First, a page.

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It taught me to expect the unexpected...
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How did people around you, your family and friends, react when you started making folk music?
I'd say my mates were always pushing me to do something, they knew I played the guitar and I was showing them bits and pieces of what I was producing so they encouraged me to just do something. So I "did something" and that's just how it came out. They were happy for me really and all I needed was support from them, to be honest.
I'm a bit of a nutter but my mates knew about the things I was talking about and understood where I was coming from, so they were just supportive straight away. My mum was as well! She just came to my show and she understood what I was doing more clearly so she was like, crack on. Before we called it folk or whatever, people were like... "What are you doing?" Some people were like that, saying I was just being mental. But then when they listened properly and realised what I was talking about, they accepted it... I think!
What's the concept behind your ‘Misfits’ EP?
I was just feeling like there are a lot of people that are being misrepresented or not being represented at all. They don't get a chance for any representation at all because they don't fit in the criteria of "cool". You know, with Instagram and all those kinds of things going on right now.
People lose their dignity and do all kinds of messed up shit just for likes and, I don't know, I just feel like normal people don't have a say any more. There are normal lads everywhere, in every country, who just fuck about with their mates and they don't really have a voice. I just wanted to talk about me and my mates and apparently it's synonymous to how a lot of other people feel around the world.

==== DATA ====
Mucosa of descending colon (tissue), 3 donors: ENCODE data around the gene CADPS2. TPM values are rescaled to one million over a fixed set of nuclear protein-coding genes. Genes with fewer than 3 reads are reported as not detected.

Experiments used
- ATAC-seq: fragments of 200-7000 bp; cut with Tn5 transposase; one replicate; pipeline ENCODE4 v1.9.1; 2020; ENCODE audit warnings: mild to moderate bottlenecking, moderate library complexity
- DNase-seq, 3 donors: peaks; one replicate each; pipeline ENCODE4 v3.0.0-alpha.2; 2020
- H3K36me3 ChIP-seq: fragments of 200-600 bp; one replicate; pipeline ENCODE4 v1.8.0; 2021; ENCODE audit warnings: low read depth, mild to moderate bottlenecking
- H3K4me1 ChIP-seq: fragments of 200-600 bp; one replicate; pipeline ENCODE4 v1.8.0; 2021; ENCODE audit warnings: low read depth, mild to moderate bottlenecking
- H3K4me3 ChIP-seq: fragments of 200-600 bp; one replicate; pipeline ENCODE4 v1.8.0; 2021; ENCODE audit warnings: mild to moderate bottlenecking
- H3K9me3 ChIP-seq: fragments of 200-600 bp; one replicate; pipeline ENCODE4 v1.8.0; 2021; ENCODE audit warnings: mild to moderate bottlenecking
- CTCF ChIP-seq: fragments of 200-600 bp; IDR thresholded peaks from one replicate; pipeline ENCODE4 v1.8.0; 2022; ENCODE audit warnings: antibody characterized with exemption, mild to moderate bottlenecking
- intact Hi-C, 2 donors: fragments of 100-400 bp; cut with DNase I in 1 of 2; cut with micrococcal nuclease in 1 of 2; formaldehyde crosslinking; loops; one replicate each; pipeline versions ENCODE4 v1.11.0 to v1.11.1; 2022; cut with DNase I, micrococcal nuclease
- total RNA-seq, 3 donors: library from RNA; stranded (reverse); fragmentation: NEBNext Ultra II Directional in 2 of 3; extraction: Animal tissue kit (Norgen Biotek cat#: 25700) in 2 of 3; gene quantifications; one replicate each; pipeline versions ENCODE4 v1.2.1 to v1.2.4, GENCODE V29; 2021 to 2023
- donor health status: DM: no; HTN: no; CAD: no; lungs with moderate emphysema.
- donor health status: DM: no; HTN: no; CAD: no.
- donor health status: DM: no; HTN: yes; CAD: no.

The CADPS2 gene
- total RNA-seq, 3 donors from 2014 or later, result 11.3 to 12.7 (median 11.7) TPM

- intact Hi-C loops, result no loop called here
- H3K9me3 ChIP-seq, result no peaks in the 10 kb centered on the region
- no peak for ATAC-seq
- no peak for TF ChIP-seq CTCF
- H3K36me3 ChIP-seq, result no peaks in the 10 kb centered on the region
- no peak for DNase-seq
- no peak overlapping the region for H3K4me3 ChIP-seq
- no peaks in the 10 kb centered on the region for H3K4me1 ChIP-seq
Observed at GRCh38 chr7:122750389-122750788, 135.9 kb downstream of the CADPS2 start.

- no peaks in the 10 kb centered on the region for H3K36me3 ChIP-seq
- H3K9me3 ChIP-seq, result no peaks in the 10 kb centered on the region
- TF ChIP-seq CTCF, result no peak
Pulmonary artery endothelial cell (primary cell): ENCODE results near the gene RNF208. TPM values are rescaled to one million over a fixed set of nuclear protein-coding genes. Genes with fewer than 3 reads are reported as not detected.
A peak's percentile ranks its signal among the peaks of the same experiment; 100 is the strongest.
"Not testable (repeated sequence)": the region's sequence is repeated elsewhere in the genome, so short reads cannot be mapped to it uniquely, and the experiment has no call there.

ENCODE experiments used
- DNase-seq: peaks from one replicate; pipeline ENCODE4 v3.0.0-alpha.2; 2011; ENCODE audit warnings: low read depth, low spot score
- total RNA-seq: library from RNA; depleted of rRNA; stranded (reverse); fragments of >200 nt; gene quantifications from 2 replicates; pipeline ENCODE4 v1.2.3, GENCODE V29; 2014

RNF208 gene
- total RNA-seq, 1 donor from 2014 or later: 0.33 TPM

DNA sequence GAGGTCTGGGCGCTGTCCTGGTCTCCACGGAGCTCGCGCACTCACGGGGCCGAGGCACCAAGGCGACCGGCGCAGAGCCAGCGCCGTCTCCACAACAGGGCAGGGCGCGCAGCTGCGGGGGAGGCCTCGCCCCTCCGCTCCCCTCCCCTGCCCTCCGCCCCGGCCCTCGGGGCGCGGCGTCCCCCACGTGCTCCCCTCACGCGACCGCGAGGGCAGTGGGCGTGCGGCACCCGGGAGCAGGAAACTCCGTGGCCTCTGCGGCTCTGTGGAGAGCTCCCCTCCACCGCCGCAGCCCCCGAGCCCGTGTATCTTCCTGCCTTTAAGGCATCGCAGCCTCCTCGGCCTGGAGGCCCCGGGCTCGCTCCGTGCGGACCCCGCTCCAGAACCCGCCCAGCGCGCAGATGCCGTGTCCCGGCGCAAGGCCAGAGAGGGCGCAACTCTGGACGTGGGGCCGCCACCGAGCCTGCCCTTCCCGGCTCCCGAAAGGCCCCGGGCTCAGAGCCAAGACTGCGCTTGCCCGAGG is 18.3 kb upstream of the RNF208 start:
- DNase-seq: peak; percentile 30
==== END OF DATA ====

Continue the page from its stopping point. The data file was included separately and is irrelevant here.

On the second track of your EP you say, "We are the era of misfits". What does the era of misfits look like to you?
We are the era that are smart and have the internet as a tool. We can see and find out shit for ourselves, we don't have to just blindly believe external information or the media when they chat shit. We can find things out ourselves, we can be crazy ourselves, we can be whoever we want to be and fuck everybody else. Fuck people, we can do what we want. And if they don't like it, what are they gonna do? Like all those guys who leaked stuff from WikiLeaks they just thought, "Yeah, I'm gonna leak that shit" and they really did it! It's that time, we can do whatever we want.
If we find out that our government is crap and that everything they're doing is bollocks then too bad, we're gonna let the world know.
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I just feel like normal people don't have a say any more...
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You speak a lot about the black British experience as well as police brutality. Do you feel like as an artist you have a responsibility to use your platform to speak about these issues?
Yeah, absolutely. ‘Misfits’ isn't a record of overt political statements, but it's also impossible to separate it from my own identity and perspective. So I try not to speak only about issues that black people face because growing up, obviously I had a ton of black friends but I had loads of white mates as well.
A lot of white people have showed me a lot of love throughout my life and they taught me a lot of shit so I just speak about where I'm from personally, where the mix between black and white and some Asian people is just all very similar. I feel like I was really part of the connecting of the races, especially between black and white people, that was pretty instrumental at that time in my area. Obviously I'm fully aware that I'm black but I'm also fully aware that I learned a lot from my local people, irrespective of race.
On ‘L.I.O.L.I (Like It or Lump It)’ you say, “Separation in our generation is our degradation”. What inspired you to write this line?You're unsigned. How has the independent journey been for you?
Perfect. I get to make music with my mates, the way I want to make it, and nobody can tell me otherwise. That's why everything I create comes from an authentic, genuine place, because that's who I am. My only producer is my friend Ali, who's here with me today, he's also the bassist for my band and he just gets me, he's been with me from the start and I wouldn't change that for anything.
You're going on tour soon, how do you feel about that?
Ecstatic. I only know misfits in my ends and I just can't wait to connect with misfits from everywhere. Lads, ladettes, crazy people, so yeah, I can't wait!
What's next for you after touring?
Just keep making music man. I don't aspire to be a celebrity or anything, I don't give a shit about that. I just want to be normal and I can sing songs without having to do all those extra things. So that's all I want to do. Sing songs for people, travel with my mates, and do it all over again.
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Words: Mariana Carvalho